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Japanese Trio Solves 58 Pitches of Ridgeline Trickery in Pakistan
Posted on: October 8, 2014
A Giri-Giri Boy route-finds while attempting to reach the summit of K7 West in Pakistan's Charakusa Valley. After 58 pitches, Ryo Masumoto, Takaaki Nagato and Katsutaka "Jumbo" Yokoyama topped out on a sub-summit. [Photo] courtesy Katsutaka "Jumbo" Yokoyama
Grade VI 5.11c C1 M5 70 degrees—a grade almost as long as the gentle but very complex ridge climb it describes. The line, located in Pakistan's Charakusa Valley, ambles almost 60 pitches up the west end of the K7 massif. This summer, Giri-Giri Boys Ryo Masumoto, Takaaki Nagato and Katsutaka "Jumbo" Yokoyama pushed up the southeast ridge for four days of convoluted route finding, aiming for the 6615-meter summit of K7 West. They descended from the top of a sub-summit they refer to as Badal Peak, still one kilometer and 515 vertical meters short of their goal. Still, their 1600-meter line made them the first to reach the top of Badal's historically sought-after apex.
Though Badal is not a well-defined summit on the ridgeline to the top of K7 West, it has garnered attention from numerous climbers over the years. It presents a climbing style distinct from that found on the upper portions of K7 West, with very few sections of mixed terrain. Additionally, when viewed from the ground, Badal presents a significant bump along the ridge, Kyle Dempster explained in an email to Alpinist, pointing out the prominence of the Badal highpoint in the Charakusa skyline. As a result, the sub-summit has received attention over the years. In 2007, Nicolas and Olivier Favresse and Sean Villanueva established Badal Wall (5.12+ A0, 1200m), which topped out below the sub-summit. Then, in 2010, Italians Lorenzo Angelozzi and Daniele Nardi completed eight pitches before rockfall ruined their portaledge. That same year, a Russian team comprised of Vjacheslav Ivanov and Oleg Koltunov made an attempt on K7 West below Badal, climbing in capsule style to the left of Nardi and Angelozzi, but retreating before reaching the summit.The team works their way up beneath splitter blue skies. [Photo] courtesy Katsutaka "Jumbo" Yokoyama
This July 25, the Giri-Giri Boys began working their way up the ridge towards K7 West on mild terrain. Prior to their summit push, the team climbed the first eight pitches of their line, fixing six ropes along the way. "Before starting this expedition, we hadn't thought [of] doing such a long fixing.... As we checked this ridge, this looked [to be an] extremely long way. So we decided to fix all our ropes on the way to save the time," Yokoyama told Alpinist. "Although [we were] following a fairly gentle ridge, the ridge itself was totally complicated, so we had to rappel six times to find correct way."The Giri-Giri Boys' ridgeline climb toward K7 West's summit. From this vantage point, Badal appears as the most prominent point, making it an appealing objective. [Photo] courtesy Katsutaka "Jumbo" Yokoyama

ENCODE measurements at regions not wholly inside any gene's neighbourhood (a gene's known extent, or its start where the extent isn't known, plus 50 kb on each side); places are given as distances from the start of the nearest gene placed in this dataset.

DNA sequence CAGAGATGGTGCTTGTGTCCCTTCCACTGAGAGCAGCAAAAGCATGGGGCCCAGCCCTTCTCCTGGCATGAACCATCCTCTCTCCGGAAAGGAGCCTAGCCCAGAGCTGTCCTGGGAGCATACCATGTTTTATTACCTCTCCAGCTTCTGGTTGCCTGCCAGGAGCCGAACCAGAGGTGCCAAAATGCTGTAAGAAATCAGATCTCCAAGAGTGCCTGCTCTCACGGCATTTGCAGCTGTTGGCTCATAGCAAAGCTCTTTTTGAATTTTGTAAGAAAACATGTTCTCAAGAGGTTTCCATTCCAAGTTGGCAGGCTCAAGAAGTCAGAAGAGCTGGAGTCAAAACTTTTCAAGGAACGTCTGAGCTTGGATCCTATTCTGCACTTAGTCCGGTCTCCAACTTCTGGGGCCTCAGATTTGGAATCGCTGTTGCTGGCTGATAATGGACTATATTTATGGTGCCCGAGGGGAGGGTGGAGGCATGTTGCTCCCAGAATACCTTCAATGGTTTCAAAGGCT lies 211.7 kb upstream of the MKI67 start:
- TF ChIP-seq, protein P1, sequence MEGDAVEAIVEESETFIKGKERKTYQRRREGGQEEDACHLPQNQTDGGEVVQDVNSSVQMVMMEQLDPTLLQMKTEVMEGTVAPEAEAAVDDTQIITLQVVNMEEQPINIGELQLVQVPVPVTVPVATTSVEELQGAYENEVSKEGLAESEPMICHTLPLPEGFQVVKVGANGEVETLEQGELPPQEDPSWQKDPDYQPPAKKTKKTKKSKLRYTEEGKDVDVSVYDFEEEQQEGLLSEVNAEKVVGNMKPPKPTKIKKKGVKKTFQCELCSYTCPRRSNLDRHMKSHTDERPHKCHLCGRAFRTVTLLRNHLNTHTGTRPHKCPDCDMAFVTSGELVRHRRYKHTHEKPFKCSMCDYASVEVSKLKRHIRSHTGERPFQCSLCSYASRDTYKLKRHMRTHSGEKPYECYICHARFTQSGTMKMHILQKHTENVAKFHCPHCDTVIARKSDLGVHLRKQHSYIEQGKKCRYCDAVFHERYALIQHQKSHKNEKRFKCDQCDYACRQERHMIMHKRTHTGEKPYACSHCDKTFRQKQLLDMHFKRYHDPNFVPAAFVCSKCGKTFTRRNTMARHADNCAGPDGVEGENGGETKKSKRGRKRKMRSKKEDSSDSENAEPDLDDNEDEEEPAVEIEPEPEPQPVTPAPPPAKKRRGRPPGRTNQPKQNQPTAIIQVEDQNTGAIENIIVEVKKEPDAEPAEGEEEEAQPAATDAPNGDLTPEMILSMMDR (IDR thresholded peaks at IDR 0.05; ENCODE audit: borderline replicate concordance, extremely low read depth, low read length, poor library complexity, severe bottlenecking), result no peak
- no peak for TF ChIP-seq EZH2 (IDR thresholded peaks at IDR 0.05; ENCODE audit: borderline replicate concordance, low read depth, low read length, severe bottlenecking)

Having fixed the first eight pitches, the trio set off for their push, carrying two ropes and five days of food. After climbing 58 pitches over four days, they hadn't drilled a single bolt and had reached the Badal highpoint and mixed terrain that would have led them to K7 West's summit. But with poor weather, dwindling food supplies and unstable ridgeline conditions, they elected to descend, a choice that was solidified by a festering knee injury incurred by Masumoto when he slammed into the wall while jumaring.
Speaking to the climb's grade, Yokoyama commented that they "estimated the grade of each pitch as lower than we felt [to factor in] high altitude." Although the 58 pitches involved many moderate sections, the "the lowest nine pitches are pretty steep (two pitches of 5.10+, one pitch of 5.11a, one pitch of 5.11c and two pitches of 5.10-)," Yokoyama said. "Pitch 42 was excellent C1 following a perfect splitter on a very clean face—I'm sure it will go free at 5.12+."The Giri-Giri Boys celebrate atop the Badal sub-summit. [Photo] courtesy Katsutaka "Jumbo" Yokoyama
The line produced many dead ends that forced the trio to backtrack, Yokoyama said, "But I believe this kind of trickery [is] the fun of ridge climbing." The trio, who has climbed and worked together for several years, maintained an air of positivity. "[W]e know very well each other, [and are] always equal," Yokoyama wrote. "[O]n this trip, we had no stress, always laughing, enjoying even just being at BC. [We] fixed the order of lead by playing Janken (rock-paper-scissors)."
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